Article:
Welcome to MOTIFS, where I follow cultural and literary images found in the Bible in an attempt to unearth God's meaning in His pattern of usage.


 

Welcome to my blog, ROLLED SCROLL, where I follow cultural and literary images found in the Bible to unearth God’s meaning in His pattern of usage. 

 

          MIRROR

 

“Mirror, mirror, on the wall, who’s the fairest one of all?”

The vain queen preened before her looking-glass, sure of the answer. She was enraged when the mirror revealed that her stepdaughter, Snow White, surpassed her in beauty. The mythical queen knew mirrors don’t lie—a reality I suspect irritates you as much as it does me when I spot my own physical imperfections!

 

The mirror is a motif appearing, as well, in the Bible—albeit only half a dozen times. But its use is significant and worth examination by anyone interested in narrative.

 

Ancient mirrors were made of bronze, a mixed metal of mostly copper that could be highly polished (Exod. 38:8; Job 37:18). The first-century city of Corinth was famous for its bronze mirrors, but even they were susceptible to tarnish, as the apostle Paul knew:

 

Now we see but a poor reflection as in a mirror; then we shall see face to face. Now I know in part; then I shall know fully (1 Cor. 13:12 NIV).

Paul was illustrating that God was not clearly understood in his day, for several New Testament books weren’t yet written, nor was Scripture collected together until the second century. But the fogginess of the mirror was only temporary; a time was coming, Paul said, when the written reflection of God to us would be complete and finished. Today the Bible is complete, the direct revelation of God that shines back a clear image of Himself. You and I can see God’s glory and be progressively transformed into His image the more we look into the untarnished Word (2 Cor.3:18).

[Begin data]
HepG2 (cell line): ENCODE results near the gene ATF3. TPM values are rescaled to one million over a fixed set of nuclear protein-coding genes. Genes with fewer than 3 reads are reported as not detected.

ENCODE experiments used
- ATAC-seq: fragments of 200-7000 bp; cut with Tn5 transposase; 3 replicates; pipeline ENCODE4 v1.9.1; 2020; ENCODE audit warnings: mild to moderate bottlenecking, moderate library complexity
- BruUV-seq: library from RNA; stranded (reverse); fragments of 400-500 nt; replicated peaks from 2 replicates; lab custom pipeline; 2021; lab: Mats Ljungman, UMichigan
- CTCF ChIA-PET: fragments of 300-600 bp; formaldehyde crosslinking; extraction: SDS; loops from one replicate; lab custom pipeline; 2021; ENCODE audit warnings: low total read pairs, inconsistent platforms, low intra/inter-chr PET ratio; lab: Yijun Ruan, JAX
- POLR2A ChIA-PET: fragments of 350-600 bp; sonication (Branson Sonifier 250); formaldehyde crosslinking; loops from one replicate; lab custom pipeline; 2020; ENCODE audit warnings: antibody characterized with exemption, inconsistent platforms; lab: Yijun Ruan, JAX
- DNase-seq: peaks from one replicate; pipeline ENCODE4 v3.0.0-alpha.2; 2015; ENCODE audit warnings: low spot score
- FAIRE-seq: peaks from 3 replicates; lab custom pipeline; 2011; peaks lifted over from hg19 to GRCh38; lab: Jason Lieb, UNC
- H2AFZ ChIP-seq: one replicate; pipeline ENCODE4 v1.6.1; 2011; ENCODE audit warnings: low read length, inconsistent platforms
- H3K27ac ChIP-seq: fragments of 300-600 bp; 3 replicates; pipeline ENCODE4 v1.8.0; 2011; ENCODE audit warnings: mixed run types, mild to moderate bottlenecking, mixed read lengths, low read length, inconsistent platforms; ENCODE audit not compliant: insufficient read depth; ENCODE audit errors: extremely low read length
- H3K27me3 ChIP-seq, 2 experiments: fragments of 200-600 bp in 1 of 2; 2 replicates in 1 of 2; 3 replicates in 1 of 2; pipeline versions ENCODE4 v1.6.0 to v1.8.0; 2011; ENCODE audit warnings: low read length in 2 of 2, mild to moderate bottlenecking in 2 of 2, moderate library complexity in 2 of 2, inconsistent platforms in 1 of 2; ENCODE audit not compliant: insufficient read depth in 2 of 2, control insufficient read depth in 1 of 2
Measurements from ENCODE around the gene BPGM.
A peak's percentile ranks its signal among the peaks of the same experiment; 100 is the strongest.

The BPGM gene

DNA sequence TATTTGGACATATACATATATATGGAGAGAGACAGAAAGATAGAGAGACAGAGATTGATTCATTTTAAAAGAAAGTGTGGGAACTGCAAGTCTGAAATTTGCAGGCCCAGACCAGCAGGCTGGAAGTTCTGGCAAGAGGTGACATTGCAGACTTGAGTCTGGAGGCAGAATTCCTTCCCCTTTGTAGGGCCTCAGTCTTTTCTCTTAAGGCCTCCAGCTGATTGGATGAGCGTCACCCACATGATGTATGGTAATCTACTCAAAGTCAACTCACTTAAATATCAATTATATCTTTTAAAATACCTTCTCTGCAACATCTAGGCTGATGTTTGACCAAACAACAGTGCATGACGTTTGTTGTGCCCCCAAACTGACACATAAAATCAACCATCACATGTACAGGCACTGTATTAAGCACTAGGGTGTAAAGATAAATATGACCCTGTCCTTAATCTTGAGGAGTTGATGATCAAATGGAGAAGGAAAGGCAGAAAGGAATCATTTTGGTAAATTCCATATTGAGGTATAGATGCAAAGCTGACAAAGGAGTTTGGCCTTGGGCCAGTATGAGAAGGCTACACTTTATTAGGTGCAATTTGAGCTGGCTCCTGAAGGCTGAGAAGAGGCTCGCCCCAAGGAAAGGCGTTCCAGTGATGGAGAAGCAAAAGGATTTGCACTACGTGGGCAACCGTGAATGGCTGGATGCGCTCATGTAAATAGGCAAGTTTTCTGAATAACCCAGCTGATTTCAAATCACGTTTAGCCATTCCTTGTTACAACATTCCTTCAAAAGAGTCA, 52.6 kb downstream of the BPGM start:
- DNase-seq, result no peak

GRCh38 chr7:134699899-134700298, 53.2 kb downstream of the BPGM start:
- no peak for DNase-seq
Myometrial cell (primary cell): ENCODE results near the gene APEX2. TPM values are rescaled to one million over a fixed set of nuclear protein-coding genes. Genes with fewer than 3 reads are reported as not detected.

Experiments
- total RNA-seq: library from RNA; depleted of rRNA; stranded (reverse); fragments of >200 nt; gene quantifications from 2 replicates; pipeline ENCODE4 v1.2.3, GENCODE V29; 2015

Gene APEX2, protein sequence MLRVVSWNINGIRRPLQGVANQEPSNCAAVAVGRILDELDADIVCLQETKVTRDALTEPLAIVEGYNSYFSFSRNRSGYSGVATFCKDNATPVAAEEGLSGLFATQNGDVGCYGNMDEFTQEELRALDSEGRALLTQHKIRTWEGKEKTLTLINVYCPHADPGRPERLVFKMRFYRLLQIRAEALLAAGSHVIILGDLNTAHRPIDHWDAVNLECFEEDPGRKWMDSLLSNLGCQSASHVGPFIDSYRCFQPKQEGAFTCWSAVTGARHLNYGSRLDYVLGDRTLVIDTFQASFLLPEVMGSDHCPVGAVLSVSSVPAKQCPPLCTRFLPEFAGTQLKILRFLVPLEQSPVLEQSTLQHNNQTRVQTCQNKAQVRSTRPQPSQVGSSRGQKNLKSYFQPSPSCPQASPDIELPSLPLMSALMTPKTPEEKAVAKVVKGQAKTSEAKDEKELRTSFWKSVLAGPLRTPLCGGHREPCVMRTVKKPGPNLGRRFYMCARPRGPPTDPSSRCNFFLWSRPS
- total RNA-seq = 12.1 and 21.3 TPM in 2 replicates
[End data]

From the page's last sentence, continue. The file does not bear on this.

My usual narcissistic purpose in glancing into a mirror is to check out my makeup and wipe away any smudge of mascara. Our purpose in gazing intently into the mirror of God’s Word is to see His perfect character and make corrections so that our lives match up to His expectations (James 1:23-25). Studying Scripture is how we know what we “look like” in a spiritual sense.

 

The looking-glass of the Bible is a record of God’s very words written down as an everlasting witness—not merely human “wisdom” but inspired truth (Deut. 18:18; Ps. 19:7-11; Rom. 3:1-2; 1 Cor. 2:13; 2 Tim. 3:16-17). When mankind was in a dark place, God “turned on the light” by speaking to us through Scripture, opening the eyes of our hearts—giving the light of understanding to illuminate what was formerly hidden to us (2 Pet. 1:19-21; Ps. 19:8; 1 Cor. 2:6-12). When we believe, apply, and embrace what we read in the Bible, the Holy Spirit gives us further insight into the written Word and thereby guides us in right faith and conduct (John 14:23-26).

 

Of course, when Jesus walked the earth He Himself was the very “radiance of God’s glory and the exact representation of His being” (Heb. 1:3 NIV). Yet even He submitted to the Bible’s authority (Matt. 4:1-10). But now that Jesus is physically absent, the Bible—like a top-quality mirror—brings us His presence; the Word of God is true and powerful (John 17:17; John 10:35; John 21:24; Heb. 4:12). We’re warned not to close our eyes against His reflection in the Scriptures (Heb. 3:7-8).

 

Snow White’s evil stepmother had a truth-speaking mirror—as far as outward beauty goes. But God’s mirror of revelation, the Holy Bible, shows us His glory and our state in terms of eternity.

 

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To comment on this reading, or to subscribe or unsubscribe to a monthly email reminder of new postings, please write me: deb@rolledscroll.com.

These short literary articles tied to the Bible are intended to explore what God might have been saying in His pattern of usage for each symbol. English rendition of the original Hebrew, Aramaic, or Greek varies with translations (for example, “scroll” is sometimes interchangeable with “book”); however, the visual quality and underlying meaning of the selected emblem remain consistent across versions. Sketches are by Lorenda Harder.